- TEENAGE MUTANT NINJA TURTLES
- 1. A team of 4 pizza-loving humanized turtle troubleshooters created by US artists Kevin Eastman (1962-) and Peter Laird (1954-) in a self-published black-and-white COMIC book from May 1984. Initially seen as a parody of martial-arts SUPERHERO team-ups, they became so enormously popular that their creators are reputed to have received about $600 million from merchandising rights alone, and a veritable tsunami of imitators was rushed into print, including Adolescent Radio-Active Black-Belt Hamsters and Naive Interdimensional Commando Koalas.TMNT waspublished bimonthly from 1985, and within 18 months sales had reached 100, 000 copies per issue. The original story concerned 4 turtles living in NewYork's sewers who become engulfed in radioactive mud which causes them to become humanized and very considerably enlarged. The characters' names are shared with artists of the Italian quattrocento: Leonardo, Raphael, Donatello and Michaelangelo (sic). In 1987 Archie Comics began publishinga children's version of the strip in colour, and four untitled GRAPHIC NOVELS (numbered I-IV) were published by First Publishing 1986-8. A hugelysuccessful US animated tv series was spun off from the comic in the late 1980s.
2. Film (1990). Golden Harvest. Dir Steve Barron, starringJudith Hoag, Elias Koteas. Screenplay Todd W. Langen, Bobby Herbeck. 93 mins. Colour.
After the comic, the tv series and the marketing campaign came the film. This was the biggest independently made hit in film history, though in fact production had been planned before the success of the tv series. The surprise was that it was good. The splicing of live action with puppetry from the Jim Henson workshop - Henson (1936-1990) died just after the film's release - is seamless, the direction is clean and purposeful, the script is amusing and succinct. The 4 teenage outsider SUPERHEROES, the mutant turtles, are junk-food-eating vigilante good guysup against a Ninjutsu villain who plays a Japanese Fagin to the teenage pickpockets of New York. The martial-arts fights are excellent (their violence, subject of many parental complaints, is nominal and stylized); the affable turtles' shabby rat father-figure, Splinter, is as tatty a Zen master as ever seen on screen.The sequel, Teenage Mutant Ninja Turtles II: The Secret of the Ooze (1991), dir Michael Pressman, played it much safer.Sales of Turtles were falling off, and the blandness of this movie, intended to reassure the family market, renders its story of the discovery by a villain of more mutant-creating radioactive ooze almost without interest. The second sequel was Teenage Mutant Ninja Turtles III (1992), dir and written Stuart Gillard, 96 mins, which has the turtles time-travelling back to seventeenth-century Japan in a conflict involving Japanese samurai, innocent villagers and English pirates. While thecreators of the original comic, Estman and Laird, had more to do with this third film, which was touted in advance publicity as "more hard-edged" than no. 2, the critical consensus was that it was a mess, strictly for the younger children, and not hugely enjoyed by them.PN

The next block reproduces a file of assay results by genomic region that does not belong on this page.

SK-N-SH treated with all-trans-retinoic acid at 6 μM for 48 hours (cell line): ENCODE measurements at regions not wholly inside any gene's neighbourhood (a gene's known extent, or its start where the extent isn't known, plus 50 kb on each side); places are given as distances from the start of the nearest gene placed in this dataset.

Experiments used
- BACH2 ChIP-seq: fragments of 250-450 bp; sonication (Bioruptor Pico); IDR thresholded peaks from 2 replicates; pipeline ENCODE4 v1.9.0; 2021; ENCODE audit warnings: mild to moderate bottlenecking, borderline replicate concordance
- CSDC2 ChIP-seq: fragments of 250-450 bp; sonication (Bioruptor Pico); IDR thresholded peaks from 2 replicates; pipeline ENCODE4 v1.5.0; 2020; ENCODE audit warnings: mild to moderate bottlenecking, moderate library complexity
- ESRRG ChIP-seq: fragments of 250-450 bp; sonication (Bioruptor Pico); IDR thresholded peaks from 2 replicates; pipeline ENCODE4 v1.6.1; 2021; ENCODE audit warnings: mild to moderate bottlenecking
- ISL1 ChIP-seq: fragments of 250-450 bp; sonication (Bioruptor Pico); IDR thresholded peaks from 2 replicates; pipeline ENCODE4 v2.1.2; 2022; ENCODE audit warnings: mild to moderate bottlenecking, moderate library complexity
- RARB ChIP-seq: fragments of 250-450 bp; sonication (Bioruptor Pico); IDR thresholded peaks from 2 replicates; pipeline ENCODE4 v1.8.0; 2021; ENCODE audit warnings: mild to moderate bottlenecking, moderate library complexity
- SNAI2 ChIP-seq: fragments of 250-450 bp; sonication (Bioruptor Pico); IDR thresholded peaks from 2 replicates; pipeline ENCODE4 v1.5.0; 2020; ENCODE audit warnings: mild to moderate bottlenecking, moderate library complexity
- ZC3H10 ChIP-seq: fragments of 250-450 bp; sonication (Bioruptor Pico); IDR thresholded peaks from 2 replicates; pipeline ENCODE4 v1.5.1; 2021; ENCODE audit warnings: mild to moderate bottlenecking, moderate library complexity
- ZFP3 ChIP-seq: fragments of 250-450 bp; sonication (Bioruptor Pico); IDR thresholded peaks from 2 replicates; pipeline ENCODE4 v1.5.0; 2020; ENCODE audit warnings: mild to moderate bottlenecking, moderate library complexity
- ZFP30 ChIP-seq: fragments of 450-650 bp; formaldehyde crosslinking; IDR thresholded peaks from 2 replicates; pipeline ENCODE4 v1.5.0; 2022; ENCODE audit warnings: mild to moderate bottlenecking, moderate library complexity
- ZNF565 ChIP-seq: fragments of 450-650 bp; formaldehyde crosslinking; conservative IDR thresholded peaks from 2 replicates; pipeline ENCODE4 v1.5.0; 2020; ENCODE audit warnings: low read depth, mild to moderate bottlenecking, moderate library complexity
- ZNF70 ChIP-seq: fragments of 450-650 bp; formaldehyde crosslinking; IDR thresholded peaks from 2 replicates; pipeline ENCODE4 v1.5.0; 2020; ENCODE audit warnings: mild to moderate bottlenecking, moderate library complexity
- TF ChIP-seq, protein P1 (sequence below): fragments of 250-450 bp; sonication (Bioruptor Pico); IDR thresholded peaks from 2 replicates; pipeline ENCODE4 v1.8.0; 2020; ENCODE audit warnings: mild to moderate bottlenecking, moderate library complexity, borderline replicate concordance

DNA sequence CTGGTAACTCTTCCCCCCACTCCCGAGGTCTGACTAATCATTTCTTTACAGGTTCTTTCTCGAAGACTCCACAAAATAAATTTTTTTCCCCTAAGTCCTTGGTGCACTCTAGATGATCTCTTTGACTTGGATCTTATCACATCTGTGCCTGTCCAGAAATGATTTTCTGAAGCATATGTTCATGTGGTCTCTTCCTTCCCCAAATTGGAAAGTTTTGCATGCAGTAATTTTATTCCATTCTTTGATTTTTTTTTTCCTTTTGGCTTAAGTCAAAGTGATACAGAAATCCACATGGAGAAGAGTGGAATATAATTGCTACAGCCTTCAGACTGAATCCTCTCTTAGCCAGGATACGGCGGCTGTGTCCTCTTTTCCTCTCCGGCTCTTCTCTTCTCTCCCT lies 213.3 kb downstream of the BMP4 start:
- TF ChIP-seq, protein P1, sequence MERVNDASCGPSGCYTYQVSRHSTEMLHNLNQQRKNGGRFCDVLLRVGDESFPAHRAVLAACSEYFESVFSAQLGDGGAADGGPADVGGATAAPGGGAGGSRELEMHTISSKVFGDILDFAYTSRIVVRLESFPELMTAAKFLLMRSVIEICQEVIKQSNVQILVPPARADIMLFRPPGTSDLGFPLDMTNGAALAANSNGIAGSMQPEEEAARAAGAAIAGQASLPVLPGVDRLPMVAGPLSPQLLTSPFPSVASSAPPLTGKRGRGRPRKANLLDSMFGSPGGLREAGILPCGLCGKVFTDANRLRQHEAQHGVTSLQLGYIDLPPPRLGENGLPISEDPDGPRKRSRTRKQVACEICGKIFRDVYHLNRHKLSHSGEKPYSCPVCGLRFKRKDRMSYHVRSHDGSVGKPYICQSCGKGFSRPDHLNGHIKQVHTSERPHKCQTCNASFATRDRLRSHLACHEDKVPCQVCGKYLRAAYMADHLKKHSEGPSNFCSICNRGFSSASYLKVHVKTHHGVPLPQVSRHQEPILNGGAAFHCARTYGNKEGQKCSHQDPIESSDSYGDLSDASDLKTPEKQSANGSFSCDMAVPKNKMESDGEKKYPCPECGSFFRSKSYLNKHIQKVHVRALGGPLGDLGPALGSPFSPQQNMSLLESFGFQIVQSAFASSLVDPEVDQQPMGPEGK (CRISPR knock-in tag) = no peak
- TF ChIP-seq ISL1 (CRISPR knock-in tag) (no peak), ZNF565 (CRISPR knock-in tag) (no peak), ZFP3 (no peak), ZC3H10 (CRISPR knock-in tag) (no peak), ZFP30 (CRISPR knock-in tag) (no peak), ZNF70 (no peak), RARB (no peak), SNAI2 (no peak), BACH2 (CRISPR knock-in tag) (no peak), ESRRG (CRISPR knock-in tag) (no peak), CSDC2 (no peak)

Science Fiction and Fantasy Encyclopedia. Academic. 2011.